Let's make the best investment we can, enhancing our home values and every square foot of commerical space in our City by building a first-class 21st century high school for 1,200 students. Not to mention, what this will say about us and our committment to our young people, now and for generations to come, as well as our support for their families. The site is located between Holland St. and Broadway. It is at the crossroads of every major bus route that crosses the city and blocks from the Red Line. Also, the physical proximity to a major university may have benefits.
Somerville Home Owner November 28, 2012 at 10:19 PM
Stephen: Are you saying that the new location has been chosen already? And it's the old powderhouse school? When/how/why was it decided to abandon the old school? And how does building a new school show commitment to our young people? Improving the curriculum and the school's reputation is showing commitment.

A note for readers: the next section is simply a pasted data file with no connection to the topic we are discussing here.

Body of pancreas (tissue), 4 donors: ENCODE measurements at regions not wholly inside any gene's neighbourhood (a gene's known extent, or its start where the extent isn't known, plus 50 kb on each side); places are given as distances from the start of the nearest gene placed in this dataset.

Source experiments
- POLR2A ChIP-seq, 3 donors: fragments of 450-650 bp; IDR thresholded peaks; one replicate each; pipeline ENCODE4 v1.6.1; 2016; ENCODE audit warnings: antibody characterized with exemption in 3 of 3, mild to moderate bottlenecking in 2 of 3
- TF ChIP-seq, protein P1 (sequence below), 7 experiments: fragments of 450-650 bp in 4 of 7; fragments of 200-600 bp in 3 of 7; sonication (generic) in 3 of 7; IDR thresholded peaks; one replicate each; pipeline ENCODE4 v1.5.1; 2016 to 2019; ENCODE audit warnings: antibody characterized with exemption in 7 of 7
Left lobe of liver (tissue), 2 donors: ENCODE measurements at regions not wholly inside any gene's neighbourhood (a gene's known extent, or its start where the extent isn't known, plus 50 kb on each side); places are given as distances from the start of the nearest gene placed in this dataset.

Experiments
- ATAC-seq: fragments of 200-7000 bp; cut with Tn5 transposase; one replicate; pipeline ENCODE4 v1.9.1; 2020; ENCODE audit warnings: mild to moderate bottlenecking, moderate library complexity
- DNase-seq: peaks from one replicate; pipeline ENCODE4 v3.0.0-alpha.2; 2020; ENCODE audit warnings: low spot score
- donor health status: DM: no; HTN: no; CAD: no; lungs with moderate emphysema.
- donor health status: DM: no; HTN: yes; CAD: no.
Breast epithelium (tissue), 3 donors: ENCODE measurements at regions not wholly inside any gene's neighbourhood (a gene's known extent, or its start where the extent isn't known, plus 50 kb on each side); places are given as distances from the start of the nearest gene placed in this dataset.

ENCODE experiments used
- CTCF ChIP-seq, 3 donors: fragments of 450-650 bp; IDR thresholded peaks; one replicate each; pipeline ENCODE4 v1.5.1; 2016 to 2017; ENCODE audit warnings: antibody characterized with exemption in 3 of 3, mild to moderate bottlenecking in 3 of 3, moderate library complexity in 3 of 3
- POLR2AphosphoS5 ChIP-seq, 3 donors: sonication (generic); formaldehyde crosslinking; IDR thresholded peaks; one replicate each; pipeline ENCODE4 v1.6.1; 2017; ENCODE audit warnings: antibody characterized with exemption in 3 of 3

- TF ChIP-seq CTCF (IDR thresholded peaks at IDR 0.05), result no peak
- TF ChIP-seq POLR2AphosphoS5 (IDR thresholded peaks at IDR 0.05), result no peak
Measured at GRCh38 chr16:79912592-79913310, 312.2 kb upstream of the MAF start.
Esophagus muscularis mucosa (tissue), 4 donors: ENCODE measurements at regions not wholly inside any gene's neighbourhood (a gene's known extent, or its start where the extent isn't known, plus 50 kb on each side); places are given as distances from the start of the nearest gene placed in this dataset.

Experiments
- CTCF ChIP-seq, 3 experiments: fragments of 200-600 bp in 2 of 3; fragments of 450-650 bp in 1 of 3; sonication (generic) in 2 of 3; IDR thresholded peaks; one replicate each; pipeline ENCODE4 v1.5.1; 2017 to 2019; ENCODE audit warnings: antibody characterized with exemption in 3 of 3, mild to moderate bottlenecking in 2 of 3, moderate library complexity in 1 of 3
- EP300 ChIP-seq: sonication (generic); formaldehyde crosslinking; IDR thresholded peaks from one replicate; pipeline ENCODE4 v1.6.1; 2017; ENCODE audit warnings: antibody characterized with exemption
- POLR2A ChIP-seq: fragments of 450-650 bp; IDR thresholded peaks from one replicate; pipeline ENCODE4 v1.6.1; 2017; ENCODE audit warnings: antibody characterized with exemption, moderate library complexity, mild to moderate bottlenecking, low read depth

Jason November 29, 2012 at 02:25 AM
I tell one thing, if the high school stays as is, structure, infrastructure and administration, we are outta here. If the school system was any good I'd stay and have my kids attend class in a FEMA trailer. Heck a van. But as of rite now, take this system and burn it to the ground and start over. You can quote me.
melissa s. November 30, 2012 at 02:05 AM
Jason, did you even go to school? The spelling mistakes...
Jason November 30, 2012 at 02:27 AM
Brown school class of 1981.
Brian McCarthy December 01, 2012 at 07:34 PM
I think the current location is the best, but what would you do with the kids while you tore it down and built another one. I assume it would take at least one full school year.
Paula Woolley December 01, 2012 at 09:26 PM